Let me tell you a little story of my experience with emergencies in the last eighteen months or so. Last year, I took a ‘sabbatical’ and decided to sell everything, leave my home in Texas, and drive over a thousand miles up to Yellowstone National Park. No, it wasn’t because of the show–I hadn’t even heard of ‘Yellowstone’ until I started working there. I just wanted a fresh start and I had never been. Seeing The Tetons in person had been on my bucket list since high school, so it was true nirvana to stand in front of mountains that looked like screen savers.
My husband, Michael, had MS, but that didn’t stop us from doing the things we loved, and the most important was travel. The challenge was learning how, not if, we could do it. Of course, we had to make many changes and accommodations in order to maintain this lifestyle.
When Michael was still walking, using his two hiking poles for balance, we bought a small, used RV and traveled up the coast of California, our home state. It was summer and I was free from my job as a teacher. As my husband’s caregiver, I made sure our little home on wheels was well stocked with all the things we would need, including all the paraphernalia that MS required.
But the day we were to leave, it was too hot and Michael realized he couldn’t drive in that heat. So our first accommodation was to embark on our trip in the evening, when it was cooler. As a former truck driver, Michael was used to driving at night, so off we went, enjoying the moonlight and a dearth of traffic.
With advance reservations secured, we stayed in California state parks in the parking areas authorized for persons with disabilities. This meant we were close to the toilet and shower facilities. All states have qualifications for their state parks’ disability status which provides many advantages, such as park-use discounts. For California information can be found at https://www.parks.ca.gov/30959.
There came a time when Michael could no longer walk. His HMO provided him with a power wheelchair, and we bought a used van with hand controls and a wheelchair ramp. Having the van meant that Michael was able to continue driving even as his disability increased. With some seat switching, I could also drive when needed. Soon we begin taking advantage of sightseeing closer to home. Living in the San Francisco Bay Area, this included the wine country, San Francisco itself, and the nearby coast and parklands. Sometimes we made longer trips, staying in motels and inns with accessible rooms. As always, the key was preparation and planning ahead.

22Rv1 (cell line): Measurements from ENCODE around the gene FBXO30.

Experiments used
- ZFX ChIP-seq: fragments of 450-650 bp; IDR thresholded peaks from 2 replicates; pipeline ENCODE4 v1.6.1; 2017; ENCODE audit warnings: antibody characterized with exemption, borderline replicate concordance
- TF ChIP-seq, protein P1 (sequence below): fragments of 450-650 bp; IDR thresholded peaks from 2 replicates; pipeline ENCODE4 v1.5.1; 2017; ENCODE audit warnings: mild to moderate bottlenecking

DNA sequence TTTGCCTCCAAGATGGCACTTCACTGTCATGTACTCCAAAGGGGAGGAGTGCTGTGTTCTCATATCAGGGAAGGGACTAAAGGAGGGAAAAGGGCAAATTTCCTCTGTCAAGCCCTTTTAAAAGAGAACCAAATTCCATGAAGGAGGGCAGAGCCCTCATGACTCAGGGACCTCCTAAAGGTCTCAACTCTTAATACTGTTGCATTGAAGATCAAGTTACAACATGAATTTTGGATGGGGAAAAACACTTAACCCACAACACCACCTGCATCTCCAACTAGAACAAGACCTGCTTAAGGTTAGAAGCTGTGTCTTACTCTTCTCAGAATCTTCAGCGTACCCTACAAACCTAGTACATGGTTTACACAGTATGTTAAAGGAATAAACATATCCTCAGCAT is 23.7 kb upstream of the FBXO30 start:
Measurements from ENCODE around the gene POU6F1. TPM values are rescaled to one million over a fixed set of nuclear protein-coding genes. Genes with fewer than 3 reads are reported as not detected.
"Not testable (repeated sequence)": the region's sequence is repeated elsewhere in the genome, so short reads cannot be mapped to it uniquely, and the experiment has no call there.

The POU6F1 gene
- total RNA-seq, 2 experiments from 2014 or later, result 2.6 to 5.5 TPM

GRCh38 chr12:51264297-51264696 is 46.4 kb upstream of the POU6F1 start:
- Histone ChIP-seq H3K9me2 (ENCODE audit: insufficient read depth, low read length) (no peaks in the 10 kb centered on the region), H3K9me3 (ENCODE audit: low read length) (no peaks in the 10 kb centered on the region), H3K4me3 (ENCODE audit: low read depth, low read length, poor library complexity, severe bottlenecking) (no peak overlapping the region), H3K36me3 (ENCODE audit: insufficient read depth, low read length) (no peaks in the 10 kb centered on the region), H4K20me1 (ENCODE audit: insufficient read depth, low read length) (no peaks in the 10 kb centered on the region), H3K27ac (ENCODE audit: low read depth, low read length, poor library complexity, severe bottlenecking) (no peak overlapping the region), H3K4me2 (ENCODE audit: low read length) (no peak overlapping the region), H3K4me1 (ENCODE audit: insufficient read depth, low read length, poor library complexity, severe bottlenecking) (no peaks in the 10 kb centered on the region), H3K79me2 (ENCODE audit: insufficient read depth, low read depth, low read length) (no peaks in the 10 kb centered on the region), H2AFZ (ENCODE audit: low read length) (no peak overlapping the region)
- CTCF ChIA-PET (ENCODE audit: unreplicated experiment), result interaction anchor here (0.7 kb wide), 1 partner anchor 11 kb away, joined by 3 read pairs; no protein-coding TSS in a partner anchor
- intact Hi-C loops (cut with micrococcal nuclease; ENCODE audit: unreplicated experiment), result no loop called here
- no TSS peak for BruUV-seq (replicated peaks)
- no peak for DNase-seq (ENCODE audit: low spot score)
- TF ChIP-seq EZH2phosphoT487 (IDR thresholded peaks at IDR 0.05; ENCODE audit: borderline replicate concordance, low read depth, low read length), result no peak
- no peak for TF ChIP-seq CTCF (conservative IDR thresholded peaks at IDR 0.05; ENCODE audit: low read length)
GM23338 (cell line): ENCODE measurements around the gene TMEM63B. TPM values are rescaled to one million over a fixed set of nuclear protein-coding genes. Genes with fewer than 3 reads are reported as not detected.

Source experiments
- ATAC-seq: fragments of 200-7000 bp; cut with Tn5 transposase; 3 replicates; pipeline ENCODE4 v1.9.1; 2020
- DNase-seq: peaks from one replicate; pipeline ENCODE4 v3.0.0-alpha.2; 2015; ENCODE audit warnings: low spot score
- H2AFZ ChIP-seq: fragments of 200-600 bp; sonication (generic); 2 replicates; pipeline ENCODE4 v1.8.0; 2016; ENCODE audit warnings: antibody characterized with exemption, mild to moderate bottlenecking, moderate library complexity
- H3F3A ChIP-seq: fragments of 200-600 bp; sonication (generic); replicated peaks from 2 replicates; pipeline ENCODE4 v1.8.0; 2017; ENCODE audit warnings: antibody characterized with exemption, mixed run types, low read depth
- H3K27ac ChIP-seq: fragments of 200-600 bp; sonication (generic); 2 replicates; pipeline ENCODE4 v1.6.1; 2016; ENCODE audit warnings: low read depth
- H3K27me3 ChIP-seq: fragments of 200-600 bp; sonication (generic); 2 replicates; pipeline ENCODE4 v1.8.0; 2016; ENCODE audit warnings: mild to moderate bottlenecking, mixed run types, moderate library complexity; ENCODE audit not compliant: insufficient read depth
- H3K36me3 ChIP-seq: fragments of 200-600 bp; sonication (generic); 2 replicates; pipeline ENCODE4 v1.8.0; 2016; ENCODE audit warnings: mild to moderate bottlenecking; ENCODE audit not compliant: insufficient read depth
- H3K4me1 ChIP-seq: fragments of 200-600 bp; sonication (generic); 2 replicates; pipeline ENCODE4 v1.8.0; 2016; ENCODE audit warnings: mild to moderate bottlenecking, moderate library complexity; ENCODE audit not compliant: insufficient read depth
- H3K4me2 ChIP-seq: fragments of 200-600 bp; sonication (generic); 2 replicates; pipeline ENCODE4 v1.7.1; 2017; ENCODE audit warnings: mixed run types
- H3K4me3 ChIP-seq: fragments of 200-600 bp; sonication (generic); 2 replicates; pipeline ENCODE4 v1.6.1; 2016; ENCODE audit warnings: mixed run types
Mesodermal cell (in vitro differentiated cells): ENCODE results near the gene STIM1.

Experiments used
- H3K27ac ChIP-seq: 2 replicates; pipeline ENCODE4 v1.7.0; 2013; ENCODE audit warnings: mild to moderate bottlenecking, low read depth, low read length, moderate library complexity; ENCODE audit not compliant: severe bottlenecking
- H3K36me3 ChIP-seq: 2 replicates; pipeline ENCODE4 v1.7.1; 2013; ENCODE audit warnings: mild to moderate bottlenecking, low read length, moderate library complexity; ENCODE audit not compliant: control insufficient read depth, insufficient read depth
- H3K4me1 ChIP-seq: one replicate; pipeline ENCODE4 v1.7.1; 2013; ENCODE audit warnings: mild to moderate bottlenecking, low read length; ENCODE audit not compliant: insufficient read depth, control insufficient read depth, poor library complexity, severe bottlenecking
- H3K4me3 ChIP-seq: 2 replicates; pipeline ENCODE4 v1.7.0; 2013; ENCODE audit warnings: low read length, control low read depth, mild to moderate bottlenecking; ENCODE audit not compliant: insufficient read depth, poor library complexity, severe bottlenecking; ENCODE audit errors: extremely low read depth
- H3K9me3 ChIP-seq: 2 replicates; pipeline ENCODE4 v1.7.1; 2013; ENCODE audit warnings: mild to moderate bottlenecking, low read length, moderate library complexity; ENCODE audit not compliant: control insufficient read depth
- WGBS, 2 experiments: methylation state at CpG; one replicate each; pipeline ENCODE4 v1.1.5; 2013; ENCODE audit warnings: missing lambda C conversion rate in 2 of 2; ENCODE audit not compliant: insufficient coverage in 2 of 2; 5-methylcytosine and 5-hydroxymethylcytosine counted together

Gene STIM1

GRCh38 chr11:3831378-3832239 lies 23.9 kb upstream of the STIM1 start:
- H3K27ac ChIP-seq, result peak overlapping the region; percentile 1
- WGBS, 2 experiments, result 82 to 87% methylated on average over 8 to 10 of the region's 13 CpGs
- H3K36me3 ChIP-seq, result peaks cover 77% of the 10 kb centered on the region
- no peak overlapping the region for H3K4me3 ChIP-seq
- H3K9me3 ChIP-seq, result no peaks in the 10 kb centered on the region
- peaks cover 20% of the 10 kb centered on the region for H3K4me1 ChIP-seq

For Michael and me, travel was something we refused to give up. The challenge was always figuring out how we could continue doing the things that we loved and what modifications we needed to make. Travel allowed us to continue having joy and fulfillment in our lives. If you’re thinking of travel, remember, it takes determination, creative thinking, and planning ahead. So go for it. And have fun!
My definition of travel has changed as my Multiple Sclerosis symptoms have progressed. Travel used to be trips that included overnight travel, and even one night away from home might not have qualified as “real” travel. Now travel includes going places for periods that disrupt my daily routines, and that means day trips solidly allow. Travel includes going anywhere outside of my normal routine. It demands having health issues considered and accommodated to ensure I have fun, meet my body’s needs, and don’t stress too much.
It is known that exposure to heat causes a worsening of symptoms in people with multiple sclerosis. This was certainly true for my husband, Michael, who suffered from MS. Our first experience with hot weather was when he was first diagnosed and was waiting outside his doctor’s office for me to pick him up in the car. Unfortunately, I got confused trying to figure out the correct exit from the parking garage and he was left standing outside in the warm afternoon. When I finally picked him up, he said, “Why did you do this to me?”
We hadn’t realized that the heat would affect him. We’d both thought that he’d be better off waiting for me to pick him up than walking all the way to the car. But he had weakened considerably in that short period and had been afraid of falling down. He later apologized to me, realizing I hadn’t meant to abandon him to the heat, but we had learned an important lesson that day, one we never forgot.